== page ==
This week, Cerys writes about the emerging hybrid future of organisations and the challenges facing managers and leaders as they learn to both function and support others in the new hybrid world.
The Unbearable Lightness of Remote Working
The wants and needs of employees have never been so central to companies’ strategic decision making. To understand more about this emerging reality, Slack have founded the Future Forum, a new research community that they hope will help unpack the intricacies of our current predicament, stuck between the onsite, face-to-face old reality, and the 100% remote ways of working that are not yet operating as well as they could.
Companies would do well to keep the preference for a hybrid working environment top of mind, even as they plan for more months of remote work. The data reveals that 83% of those already working from home expect to keep doing so for at least the next three months. Given that most knowledge workers aren’t interested in returning to the office full-time, companies can start investing now in the hybrid environments employees prefer.
Their new Remote Employee Experience Index highlights five key elements of the remote work experience. Of these five (work-life balance, satisfaction with working arrangement, stress and anxiety about work, productivity and sense of belonging) the final element, sense of belonging, is the one that appears most negatively impacted by a remote-only strategy.
How do we encourage a sense of belonging? Whose responsibility is it?
Inspiration for Creating a Sense of Belonging
Increasing an employee’s sense of belonging isn’t a once-and-done effort, and with leaders and managers scrambling to complete their own work, getting creative and supporting others can feel like more of an overhead than ever. What we know is that teams need more than an overarching vision to connect to – with our span of control shrinking before us, it can be hard to escape day-to-day priorities for long enough to connect with a sparkling, bright, future state. Creating more purposeful interaction time – more 1 to 1 time, pinging people to have a coffee break – just like you would if you were in the office – all cater to that need.
Some groups are leveraging the experiences of video gaming to improve the sense of belonging and kick their collaborative meetings up a gear – there is plenty inspiration out there to be found if a team is so inclined, especially in open world game environments:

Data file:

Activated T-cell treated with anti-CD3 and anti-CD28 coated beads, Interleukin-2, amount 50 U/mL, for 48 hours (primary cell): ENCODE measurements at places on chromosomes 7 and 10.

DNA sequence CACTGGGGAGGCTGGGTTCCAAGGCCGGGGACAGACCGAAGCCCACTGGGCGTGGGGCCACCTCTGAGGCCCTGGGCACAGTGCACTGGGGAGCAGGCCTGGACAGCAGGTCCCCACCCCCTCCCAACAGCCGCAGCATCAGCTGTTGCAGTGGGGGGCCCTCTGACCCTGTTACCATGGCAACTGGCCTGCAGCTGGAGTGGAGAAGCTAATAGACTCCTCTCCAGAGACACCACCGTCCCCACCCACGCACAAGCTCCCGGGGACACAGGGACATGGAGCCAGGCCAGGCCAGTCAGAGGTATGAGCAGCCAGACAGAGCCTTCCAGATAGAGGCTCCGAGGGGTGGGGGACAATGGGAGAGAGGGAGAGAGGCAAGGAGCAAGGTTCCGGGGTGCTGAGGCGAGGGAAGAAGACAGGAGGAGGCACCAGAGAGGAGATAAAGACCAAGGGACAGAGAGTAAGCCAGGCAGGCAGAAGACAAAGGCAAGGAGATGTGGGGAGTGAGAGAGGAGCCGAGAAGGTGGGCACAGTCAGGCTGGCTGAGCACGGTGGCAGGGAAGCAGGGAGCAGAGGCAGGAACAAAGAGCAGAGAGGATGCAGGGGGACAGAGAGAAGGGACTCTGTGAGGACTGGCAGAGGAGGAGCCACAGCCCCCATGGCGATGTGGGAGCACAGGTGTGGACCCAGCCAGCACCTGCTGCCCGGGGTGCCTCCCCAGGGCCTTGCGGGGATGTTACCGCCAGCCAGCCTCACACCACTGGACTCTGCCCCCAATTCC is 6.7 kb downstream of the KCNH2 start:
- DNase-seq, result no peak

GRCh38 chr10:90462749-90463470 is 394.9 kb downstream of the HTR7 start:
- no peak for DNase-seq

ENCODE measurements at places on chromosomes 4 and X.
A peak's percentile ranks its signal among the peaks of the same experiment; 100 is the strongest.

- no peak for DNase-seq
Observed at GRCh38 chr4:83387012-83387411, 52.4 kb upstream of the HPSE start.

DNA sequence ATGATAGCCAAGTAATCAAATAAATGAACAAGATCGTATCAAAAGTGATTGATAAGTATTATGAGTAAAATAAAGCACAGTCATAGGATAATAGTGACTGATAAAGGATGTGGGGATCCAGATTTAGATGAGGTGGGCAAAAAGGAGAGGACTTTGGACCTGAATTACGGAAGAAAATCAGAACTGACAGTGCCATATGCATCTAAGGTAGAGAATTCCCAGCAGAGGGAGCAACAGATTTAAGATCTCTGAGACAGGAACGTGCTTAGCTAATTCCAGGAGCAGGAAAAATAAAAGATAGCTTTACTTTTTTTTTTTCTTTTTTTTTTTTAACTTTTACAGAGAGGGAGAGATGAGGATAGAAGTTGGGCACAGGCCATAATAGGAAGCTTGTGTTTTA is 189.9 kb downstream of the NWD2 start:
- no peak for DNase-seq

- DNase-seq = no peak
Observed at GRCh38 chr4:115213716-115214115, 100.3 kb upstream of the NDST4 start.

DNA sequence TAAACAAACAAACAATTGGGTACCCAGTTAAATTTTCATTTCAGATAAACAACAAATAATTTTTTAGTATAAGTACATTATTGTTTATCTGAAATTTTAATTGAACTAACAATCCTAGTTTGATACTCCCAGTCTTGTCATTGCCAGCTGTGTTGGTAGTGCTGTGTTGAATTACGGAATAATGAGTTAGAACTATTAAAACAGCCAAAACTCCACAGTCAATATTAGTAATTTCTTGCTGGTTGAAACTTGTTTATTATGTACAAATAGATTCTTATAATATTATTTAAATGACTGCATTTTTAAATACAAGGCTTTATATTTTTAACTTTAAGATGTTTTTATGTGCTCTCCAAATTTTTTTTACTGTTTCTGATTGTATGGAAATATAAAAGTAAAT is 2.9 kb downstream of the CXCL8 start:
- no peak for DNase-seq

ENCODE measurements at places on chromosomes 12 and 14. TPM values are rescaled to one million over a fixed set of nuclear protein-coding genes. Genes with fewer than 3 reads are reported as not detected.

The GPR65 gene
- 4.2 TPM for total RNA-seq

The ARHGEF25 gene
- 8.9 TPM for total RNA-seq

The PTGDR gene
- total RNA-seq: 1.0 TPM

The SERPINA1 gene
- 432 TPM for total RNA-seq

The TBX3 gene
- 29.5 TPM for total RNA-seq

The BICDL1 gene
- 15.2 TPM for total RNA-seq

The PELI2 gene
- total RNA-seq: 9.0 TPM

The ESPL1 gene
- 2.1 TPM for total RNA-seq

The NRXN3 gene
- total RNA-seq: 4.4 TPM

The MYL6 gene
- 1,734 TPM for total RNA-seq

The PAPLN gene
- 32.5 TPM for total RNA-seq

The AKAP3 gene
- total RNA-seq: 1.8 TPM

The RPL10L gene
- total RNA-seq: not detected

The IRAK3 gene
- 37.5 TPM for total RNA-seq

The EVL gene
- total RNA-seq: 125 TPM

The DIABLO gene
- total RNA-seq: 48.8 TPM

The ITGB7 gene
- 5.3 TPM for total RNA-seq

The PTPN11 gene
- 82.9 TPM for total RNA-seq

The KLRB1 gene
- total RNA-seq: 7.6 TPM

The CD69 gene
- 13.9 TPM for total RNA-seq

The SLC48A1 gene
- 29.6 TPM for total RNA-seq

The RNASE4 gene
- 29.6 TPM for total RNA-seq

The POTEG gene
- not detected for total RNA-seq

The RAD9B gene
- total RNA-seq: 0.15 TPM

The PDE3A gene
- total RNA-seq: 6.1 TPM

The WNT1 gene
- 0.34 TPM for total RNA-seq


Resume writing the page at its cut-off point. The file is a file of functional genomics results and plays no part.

Zoom sucks, we started having editorial meetings in Red Dead Redemption instead. It's nice to sit at the campfire and discuss projects, with the wolves howling out in the night
— Viviane Schwarz (@vivschwarz) May 16, 2020
We need to work hard to counter the potentially bleak remote-only future predicted by commentators and analysts alike, reminding ourselves of the quintessential humanity of the workplace, whilst embracing a more technological future.
What Makes a Great Remote Working Leader?
One of the key shifts we are seeing right now inside organisations is in the recognition of what makes a good remote leader. And the list of positive attributes is significantly different to traditional models. This great read from Erin Casali shares not only the attributes in question, but crucially how to work on growing those attributes that are most needed in a remote or hybrid context.
The first is that the traits aren’t a continuum, so one doesn’t have to stop doing something that for them it’s working — which might be disruptive and challenging for the individual. The second is that part of the traits that work for in-person leads provide a good starting point to acquire the new traits more easily.
As we move from remote organisations towards hybrid ones, these attributes will need to blend, creating a new situational leadership tool box that everyone needs to have ready. Ready is better than perfect – of the many things 2020 has taught us, managers are learning that, however perfect, activities don’t matter unless they happen.
Inspiration isn’t always Shiny and New
Finally this week, an article that reminds us that some of the most thought-provoking, inspiring management thinkers are not always to be found in today’s organisations – an excellent summary of the work and influence of Mary Parker Follett, decades ahead of her time:
The simple thrust of Follett’s thinking was that people were central to any business activity – or, indeed, to any other activity. “I think we should undepartmentalize our thinking in regard to every problem that comes to us,” said Follett. “I do not think that we have psychological and ethical and economic problems. We have human problems, with psychological, ethical and economical aspects, and as many others as you like.”